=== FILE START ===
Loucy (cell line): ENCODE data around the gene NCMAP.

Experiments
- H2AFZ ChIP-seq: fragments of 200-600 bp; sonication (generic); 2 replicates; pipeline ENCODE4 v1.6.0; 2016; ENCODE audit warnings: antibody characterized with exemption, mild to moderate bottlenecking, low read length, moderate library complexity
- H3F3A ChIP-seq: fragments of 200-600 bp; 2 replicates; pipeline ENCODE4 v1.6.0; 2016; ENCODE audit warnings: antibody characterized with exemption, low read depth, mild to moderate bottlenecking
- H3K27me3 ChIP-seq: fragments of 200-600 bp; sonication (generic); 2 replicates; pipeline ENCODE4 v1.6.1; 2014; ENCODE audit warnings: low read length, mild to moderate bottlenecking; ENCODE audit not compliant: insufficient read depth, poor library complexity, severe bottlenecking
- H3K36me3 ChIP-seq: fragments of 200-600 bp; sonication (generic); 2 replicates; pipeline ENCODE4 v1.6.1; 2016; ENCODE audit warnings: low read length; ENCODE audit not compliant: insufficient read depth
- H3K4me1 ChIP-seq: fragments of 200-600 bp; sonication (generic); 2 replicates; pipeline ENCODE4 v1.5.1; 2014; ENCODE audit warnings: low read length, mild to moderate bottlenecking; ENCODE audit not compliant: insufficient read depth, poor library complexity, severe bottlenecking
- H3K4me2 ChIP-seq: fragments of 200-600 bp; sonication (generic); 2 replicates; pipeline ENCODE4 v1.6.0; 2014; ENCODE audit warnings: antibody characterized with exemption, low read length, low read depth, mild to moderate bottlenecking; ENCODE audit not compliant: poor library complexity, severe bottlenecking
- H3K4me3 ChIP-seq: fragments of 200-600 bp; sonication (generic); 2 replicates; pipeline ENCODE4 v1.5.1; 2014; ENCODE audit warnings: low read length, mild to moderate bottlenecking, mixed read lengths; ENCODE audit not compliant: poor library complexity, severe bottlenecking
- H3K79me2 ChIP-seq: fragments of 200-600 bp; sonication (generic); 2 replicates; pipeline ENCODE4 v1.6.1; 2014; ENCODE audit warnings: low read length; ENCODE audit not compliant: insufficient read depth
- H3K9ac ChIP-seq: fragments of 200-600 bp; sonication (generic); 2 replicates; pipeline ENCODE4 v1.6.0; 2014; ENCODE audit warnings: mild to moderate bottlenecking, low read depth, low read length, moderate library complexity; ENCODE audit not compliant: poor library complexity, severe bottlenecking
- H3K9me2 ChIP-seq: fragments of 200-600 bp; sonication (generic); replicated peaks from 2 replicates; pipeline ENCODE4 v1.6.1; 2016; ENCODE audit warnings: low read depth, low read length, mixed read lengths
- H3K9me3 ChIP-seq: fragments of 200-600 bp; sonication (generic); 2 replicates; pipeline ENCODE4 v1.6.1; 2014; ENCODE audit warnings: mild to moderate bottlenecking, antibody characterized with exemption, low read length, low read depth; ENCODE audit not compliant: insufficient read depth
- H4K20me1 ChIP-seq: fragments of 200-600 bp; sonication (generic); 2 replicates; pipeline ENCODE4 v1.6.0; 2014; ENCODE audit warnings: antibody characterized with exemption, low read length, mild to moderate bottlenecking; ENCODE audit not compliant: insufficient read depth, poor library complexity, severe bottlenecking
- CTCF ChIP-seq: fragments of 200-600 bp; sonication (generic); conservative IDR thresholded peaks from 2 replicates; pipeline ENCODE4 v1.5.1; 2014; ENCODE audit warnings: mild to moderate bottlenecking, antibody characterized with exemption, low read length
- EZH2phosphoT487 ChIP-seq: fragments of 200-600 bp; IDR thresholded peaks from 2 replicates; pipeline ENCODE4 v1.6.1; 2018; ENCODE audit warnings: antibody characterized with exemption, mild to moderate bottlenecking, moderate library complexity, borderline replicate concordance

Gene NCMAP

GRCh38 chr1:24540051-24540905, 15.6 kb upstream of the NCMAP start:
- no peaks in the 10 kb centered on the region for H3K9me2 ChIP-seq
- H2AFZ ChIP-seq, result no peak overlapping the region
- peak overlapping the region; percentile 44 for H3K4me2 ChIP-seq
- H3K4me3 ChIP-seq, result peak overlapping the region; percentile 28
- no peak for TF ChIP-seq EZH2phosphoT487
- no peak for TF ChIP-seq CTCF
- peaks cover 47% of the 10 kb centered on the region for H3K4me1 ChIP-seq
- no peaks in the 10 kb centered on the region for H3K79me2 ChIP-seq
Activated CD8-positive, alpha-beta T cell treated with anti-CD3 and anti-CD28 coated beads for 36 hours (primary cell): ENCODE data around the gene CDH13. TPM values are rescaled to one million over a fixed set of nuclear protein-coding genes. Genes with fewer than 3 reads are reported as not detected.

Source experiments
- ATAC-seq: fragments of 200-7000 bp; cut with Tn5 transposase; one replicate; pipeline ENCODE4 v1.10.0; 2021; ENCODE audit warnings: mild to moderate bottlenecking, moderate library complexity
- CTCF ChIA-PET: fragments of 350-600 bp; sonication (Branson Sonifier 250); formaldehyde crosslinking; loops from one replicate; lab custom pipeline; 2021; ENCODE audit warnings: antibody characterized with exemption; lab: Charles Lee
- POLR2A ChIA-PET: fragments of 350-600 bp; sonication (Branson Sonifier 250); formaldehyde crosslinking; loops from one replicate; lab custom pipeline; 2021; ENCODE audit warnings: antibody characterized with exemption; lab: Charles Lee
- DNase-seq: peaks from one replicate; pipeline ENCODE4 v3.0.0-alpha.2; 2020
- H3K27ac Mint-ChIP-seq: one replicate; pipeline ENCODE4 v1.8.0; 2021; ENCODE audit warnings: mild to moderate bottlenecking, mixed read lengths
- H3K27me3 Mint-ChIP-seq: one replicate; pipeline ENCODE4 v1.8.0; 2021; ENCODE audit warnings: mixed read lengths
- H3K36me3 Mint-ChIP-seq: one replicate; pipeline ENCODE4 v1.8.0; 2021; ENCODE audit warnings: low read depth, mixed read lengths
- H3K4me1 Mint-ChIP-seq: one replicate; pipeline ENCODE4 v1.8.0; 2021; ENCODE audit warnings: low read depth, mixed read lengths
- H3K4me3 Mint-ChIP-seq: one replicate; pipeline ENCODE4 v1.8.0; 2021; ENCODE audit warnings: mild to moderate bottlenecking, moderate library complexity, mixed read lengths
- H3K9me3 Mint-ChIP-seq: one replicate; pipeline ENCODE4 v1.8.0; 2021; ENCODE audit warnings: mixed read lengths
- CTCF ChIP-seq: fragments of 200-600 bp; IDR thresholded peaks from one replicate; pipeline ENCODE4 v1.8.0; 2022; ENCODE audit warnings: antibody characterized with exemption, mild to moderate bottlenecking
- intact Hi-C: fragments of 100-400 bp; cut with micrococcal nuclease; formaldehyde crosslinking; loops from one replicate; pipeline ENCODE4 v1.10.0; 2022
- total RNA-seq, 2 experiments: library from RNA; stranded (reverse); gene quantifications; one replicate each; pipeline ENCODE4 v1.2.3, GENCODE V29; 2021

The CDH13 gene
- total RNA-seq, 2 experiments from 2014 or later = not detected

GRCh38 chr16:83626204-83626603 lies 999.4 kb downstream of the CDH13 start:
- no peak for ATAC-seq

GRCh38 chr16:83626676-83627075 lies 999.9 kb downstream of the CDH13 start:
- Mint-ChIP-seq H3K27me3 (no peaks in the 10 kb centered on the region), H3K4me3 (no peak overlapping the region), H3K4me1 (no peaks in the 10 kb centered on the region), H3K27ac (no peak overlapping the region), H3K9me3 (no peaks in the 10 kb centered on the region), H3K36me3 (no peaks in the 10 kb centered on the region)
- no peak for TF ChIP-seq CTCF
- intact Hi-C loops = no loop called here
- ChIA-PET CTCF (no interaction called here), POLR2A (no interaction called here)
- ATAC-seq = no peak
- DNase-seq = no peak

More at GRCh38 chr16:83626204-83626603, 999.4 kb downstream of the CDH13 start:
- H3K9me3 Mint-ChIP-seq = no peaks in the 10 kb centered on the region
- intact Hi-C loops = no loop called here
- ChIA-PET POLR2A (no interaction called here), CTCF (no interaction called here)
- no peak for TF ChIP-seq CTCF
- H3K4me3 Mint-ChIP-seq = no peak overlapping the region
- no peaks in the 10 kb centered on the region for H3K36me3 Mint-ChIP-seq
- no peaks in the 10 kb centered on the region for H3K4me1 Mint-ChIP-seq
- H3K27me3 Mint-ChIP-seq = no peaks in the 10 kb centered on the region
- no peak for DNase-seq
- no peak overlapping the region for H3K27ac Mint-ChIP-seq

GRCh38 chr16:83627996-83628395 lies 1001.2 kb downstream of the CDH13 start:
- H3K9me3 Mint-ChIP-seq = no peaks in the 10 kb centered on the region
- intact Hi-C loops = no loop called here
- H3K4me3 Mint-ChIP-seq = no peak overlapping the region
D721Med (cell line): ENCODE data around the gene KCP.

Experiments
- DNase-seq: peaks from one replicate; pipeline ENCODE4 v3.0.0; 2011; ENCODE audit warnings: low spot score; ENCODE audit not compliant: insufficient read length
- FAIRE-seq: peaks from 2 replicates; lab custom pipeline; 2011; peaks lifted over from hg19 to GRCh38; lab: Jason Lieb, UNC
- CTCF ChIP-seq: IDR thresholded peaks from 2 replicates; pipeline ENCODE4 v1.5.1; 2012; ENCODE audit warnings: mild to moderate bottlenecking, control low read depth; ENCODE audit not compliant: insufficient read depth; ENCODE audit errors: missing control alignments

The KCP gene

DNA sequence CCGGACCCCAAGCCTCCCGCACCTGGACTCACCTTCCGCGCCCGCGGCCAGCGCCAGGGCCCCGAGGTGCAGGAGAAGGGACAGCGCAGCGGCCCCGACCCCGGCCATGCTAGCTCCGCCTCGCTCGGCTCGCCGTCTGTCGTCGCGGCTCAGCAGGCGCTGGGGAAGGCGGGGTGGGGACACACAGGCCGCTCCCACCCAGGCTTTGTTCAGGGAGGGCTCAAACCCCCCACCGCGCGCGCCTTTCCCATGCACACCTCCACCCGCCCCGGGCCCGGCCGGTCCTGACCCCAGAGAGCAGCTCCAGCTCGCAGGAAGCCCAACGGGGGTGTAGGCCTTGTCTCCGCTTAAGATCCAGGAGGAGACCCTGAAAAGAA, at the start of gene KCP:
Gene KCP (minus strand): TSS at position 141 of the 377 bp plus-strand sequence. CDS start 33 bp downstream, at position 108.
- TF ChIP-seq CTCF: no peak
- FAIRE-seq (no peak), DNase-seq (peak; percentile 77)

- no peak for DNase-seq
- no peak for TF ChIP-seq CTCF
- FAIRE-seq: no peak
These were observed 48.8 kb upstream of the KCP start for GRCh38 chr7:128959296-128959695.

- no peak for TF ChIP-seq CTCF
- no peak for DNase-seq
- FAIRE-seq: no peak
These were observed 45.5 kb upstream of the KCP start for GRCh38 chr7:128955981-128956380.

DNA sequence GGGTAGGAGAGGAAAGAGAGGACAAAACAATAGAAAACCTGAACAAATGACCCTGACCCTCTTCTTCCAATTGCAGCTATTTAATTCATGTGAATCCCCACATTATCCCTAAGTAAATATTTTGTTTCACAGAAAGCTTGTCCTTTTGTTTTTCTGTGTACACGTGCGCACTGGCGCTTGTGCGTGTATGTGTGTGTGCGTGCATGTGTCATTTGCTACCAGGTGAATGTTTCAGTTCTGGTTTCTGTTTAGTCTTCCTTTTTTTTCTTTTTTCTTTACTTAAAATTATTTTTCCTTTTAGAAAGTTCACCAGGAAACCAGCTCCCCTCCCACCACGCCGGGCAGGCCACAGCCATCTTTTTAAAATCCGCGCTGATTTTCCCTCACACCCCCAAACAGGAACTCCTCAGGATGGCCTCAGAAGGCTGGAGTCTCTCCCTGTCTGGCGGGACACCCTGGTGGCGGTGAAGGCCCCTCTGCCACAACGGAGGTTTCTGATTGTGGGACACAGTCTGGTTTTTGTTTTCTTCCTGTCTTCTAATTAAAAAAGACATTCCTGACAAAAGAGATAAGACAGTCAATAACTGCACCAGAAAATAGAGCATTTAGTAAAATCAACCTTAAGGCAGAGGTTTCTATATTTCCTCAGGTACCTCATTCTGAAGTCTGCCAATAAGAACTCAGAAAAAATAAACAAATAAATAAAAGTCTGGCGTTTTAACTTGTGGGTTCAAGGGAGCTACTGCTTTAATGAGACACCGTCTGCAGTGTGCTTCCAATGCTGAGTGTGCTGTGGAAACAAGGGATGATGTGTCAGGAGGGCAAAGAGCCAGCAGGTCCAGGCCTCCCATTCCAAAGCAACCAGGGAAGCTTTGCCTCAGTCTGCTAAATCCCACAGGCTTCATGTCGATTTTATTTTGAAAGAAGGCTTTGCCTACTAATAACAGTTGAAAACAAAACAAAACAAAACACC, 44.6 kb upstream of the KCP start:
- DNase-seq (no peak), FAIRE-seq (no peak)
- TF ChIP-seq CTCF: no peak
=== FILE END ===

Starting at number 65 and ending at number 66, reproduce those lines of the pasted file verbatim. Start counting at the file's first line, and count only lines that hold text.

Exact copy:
- H3K9me3 Mint-ChIP-seq = no peaks in the 10 kb centered on the region
- intact Hi-C loops = no loop called here